…than to be in Carolina – for the 2018 National Meeting!
For those that have not been to North Carolina, this is an opportunity to visit one of the loveliest states in the union and see some very special gardens. I recommend adding a day or two to your visit and seeing even more of the area. Asheville, particularly, is at the top of many ‘best of’ lists, and you won’t get a better chance to visit than this, where you are wined and dined by locals in their fabulous gardens. If you have been, well, you know why you’ll want to return!
If you’ve attended a national meeting, you know how much fun they are. Hanging out for two days with a couple of hundred plant fanatics, all the while visiting some of the best gardens in the country and bidding on rare plants in the silent auction—what could be better? The live auction, of course, which is action-filled drama, even if you have enough self-control not to bid. I learned several years ago to pack a sturdy folding bag in my suitcase in order to carry my winnings home in the overhead compartment. (Another enterprising member simply boxed her treasures in a carton and checked it as luggage!) There are many small plants offered at auction, so anyone can return home with a special memento. My garden is richer and more interesting now that it has what I think of as ‘story plants’–reminders of meetings past, each with its own birth certificate and biography.
If you haven’t attended a national meeting, this is a great one to begin with. The location is lovely, and the weather in June not too hot. The schedule has the perfect mix of iconic public and unique private gardens. One of the best benefits of ACS membership is access to private gardens that are not open to all comers. I love to visit member gardens! The owners are always on hand to discuss their successes (and failures, which are often more informative). You get the opportunity to see many cultivars in the ground, rather than just in photos or in pots at the nursery. And when you have taken as many notes and photos and asked as many questions as you can, you can simply enjoy looking at the beautiful plantings.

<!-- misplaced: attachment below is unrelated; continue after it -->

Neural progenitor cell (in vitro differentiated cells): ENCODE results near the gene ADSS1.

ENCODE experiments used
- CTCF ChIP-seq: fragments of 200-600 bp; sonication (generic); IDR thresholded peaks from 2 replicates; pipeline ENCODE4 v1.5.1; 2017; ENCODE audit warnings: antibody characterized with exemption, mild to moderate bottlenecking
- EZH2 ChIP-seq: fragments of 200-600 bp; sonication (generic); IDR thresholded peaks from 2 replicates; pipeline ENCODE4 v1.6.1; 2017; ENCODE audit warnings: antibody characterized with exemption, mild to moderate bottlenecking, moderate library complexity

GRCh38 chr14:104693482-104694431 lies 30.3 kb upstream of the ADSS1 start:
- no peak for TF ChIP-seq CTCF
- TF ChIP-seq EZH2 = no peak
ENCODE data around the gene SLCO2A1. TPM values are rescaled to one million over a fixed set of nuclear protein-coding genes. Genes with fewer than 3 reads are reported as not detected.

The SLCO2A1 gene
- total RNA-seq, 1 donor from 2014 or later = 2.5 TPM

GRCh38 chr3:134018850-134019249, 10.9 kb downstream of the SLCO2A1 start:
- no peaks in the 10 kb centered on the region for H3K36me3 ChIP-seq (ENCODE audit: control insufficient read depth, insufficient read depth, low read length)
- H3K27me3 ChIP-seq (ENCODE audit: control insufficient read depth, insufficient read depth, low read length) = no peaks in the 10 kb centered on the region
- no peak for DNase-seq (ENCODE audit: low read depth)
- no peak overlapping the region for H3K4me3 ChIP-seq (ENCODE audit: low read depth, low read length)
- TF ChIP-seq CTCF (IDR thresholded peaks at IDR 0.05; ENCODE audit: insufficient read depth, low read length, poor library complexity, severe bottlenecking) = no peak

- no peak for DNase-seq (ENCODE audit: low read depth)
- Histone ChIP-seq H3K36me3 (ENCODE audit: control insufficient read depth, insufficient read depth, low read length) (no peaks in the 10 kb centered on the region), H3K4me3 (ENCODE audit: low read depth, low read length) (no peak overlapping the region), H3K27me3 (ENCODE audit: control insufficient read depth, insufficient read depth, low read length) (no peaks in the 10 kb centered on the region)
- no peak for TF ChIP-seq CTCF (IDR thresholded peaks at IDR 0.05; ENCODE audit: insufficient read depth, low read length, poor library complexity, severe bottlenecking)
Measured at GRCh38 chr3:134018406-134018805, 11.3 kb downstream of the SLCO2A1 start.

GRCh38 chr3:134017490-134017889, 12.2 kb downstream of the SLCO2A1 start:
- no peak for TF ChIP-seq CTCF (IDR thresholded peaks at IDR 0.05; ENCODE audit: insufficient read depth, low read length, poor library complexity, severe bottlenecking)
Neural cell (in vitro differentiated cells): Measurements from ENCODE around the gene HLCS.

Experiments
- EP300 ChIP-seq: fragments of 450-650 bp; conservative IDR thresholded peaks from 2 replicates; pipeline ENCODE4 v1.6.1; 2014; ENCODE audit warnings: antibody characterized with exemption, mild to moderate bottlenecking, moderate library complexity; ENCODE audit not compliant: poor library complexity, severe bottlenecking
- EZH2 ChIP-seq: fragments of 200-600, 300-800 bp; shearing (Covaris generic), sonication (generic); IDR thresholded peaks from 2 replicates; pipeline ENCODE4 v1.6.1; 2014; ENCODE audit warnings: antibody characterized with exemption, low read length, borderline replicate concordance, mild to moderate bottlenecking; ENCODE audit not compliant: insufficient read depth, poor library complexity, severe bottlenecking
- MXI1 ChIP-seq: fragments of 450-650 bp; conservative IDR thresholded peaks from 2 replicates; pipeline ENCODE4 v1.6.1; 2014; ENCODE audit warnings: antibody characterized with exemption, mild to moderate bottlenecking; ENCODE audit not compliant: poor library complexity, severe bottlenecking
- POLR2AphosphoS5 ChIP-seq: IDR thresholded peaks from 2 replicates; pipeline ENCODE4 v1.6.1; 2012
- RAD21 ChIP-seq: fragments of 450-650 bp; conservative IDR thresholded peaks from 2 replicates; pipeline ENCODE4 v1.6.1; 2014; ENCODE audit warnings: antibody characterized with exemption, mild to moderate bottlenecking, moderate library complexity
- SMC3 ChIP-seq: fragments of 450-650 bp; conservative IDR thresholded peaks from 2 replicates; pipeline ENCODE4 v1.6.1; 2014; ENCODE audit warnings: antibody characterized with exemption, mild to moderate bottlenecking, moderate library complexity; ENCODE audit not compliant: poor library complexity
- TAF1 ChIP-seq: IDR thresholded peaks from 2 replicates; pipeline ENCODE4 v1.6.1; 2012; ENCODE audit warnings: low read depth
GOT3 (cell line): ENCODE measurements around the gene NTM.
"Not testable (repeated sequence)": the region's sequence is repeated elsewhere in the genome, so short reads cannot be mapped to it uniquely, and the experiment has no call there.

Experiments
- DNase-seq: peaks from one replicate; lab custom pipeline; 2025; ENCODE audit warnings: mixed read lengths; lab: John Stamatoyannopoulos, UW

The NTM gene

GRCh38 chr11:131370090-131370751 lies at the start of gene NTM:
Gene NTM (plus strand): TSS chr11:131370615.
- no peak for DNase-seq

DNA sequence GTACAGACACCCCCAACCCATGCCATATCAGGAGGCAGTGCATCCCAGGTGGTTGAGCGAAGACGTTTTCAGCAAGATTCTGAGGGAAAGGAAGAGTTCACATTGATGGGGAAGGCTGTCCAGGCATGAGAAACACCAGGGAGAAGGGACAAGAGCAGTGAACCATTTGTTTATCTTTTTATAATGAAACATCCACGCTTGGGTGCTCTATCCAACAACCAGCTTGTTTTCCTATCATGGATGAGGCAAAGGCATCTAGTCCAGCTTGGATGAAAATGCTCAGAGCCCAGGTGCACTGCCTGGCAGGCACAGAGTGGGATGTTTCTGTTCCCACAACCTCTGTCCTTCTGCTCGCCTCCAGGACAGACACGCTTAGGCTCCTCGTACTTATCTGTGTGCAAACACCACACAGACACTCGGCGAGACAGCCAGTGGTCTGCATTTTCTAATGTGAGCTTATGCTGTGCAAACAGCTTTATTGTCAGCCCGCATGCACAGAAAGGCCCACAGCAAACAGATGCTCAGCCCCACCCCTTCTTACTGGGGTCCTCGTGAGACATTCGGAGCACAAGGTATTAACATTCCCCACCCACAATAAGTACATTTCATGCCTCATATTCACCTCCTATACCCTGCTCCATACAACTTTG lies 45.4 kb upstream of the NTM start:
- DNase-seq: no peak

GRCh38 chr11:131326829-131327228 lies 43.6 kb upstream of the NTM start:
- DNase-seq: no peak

Visiting public gardens with the group is a completely different experience than going alone. The gardens welcome us, often with special tours and access. Employees and docents are on hand to guide us to choice installations and answer questions, And there is simply nothing like being at a magnificent garden like Sarah P Duke or JC Raulston with dozens of other coneheads
And that brings me back to why I’m so excited about attending this meeting. Duke and Raulston are two of the most famous botanical gardens in the country, and they are on the agenda, along with some beautiful private gardens. You can read descriptions of the gardens on the ACS website and the meeting planners, Jeff and Jennifer Harvey, are available to answer any and all questions. The part that I am looking forward to the most, though, is the post-meeting tour in Asheville. Asheville is in mountainous western North Carolina, at over 2000 ft in elevation. Reputedly one of the most beautiful spots in the country, Asheville is also home to a thriving arts community, the Biltmore estate, and a rich and vibrant restaurant scene. Great Smoky Mountains National Park is an easy day trip, with scenic drives and incomparable beauty. The gardens that we will be visiting there are truly spectacular, and that’s where we will be dining each night, al fresco, hosted by the garden owners. It just doesn’t get any better than that!
So if you’re thinking about taking the plunge and going to a national meeting, don’t wait another minute: register today! If you’re not thinking of it, why not? Too expensive? Think of it as a vacation, not a meeting. You will have more fun than many vacations can promise. In that context, the meeting fee, especially when you consider that all of your food, transportation, entry fees and tips are included, isn’t bad. Can’t take the time? You will seldom find as good an opportunity to learn about conifers (and gardens) jam-packed into two days as this one! By that measure, you can’t afford to NOT take the time. Don’t have a traveling companion? My husband is not a conehead (although at this point he probably should get an honorary designation) so I always go solo, and always find friendly and welcoming folks at meals, on the buses and in the gardens.
So you see, there is really no reason not to attend. I will see you in (North) Carolina in June—In fact, I’m counting on it!